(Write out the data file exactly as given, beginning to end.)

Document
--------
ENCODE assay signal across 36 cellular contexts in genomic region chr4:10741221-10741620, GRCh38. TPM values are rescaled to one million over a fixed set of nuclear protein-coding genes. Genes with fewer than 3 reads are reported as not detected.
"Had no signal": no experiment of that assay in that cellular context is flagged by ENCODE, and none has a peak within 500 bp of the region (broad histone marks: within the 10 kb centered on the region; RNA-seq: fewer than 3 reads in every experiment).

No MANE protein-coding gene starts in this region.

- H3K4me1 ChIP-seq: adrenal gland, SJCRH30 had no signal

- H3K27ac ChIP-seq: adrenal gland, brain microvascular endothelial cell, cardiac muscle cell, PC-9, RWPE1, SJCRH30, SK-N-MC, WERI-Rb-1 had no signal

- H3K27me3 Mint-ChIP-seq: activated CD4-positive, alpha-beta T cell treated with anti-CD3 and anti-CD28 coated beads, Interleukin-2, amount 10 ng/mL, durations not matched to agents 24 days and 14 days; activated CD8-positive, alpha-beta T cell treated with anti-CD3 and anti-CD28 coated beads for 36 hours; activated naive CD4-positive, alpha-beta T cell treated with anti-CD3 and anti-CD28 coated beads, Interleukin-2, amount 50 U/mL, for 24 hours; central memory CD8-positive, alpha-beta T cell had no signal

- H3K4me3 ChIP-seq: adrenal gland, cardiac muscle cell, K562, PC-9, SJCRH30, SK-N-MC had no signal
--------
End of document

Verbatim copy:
ENCODE assay signal across 36 cellular contexts in genomic region chr4:10741221-10741620, GRCh38. TPM values are rescaled to one million over a fixed set of nuclear protein-coding genes. Genes with fewer than 3 reads are reported as not detected.
"Had no signal": no experiment of that assay in that cellular context is flagged by ENCODE, and none has a peak within 500 bp of the region (broad histone marks: within the 10 kb centered on the region; RNA-seq: fewer than 3 reads in every experiment).

No MANE protein-coding gene starts in this region.

- H3K4me1 ChIP-seq: adrenal gland, SJCRH30 had no signal

- H3K27ac ChIP-seq: adrenal gland, brain microvascular endothelial cell, cardiac muscle cell, PC-9, RWPE1, SJCRH30, SK-N-MC, WERI-Rb-1 had no signal

- H3K27me3 Mint-ChIP-seq: activated CD4-positive, alpha-beta T cell treated with anti-CD3 and anti-CD28 coated beads, Interleukin-2, amount 10 ng/mL, durations not matched to agents 24 days and 14 days; activated CD8-positive, alpha-beta T cell treated with anti-CD3 and anti-CD28 coated beads for 36 hours; activated naive CD4-positive, alpha-beta T cell treated with anti-CD3 and anti-CD28 coated beads, Interleukin-2, amount 50 U/mL, for 24 hours; central memory CD8-positive, alpha-beta T cell had no signal

- H3K4me3 ChIP-seq: adrenal gland, cardiac muscle cell, K562, PC-9, SJCRH30, SK-N-MC had no signal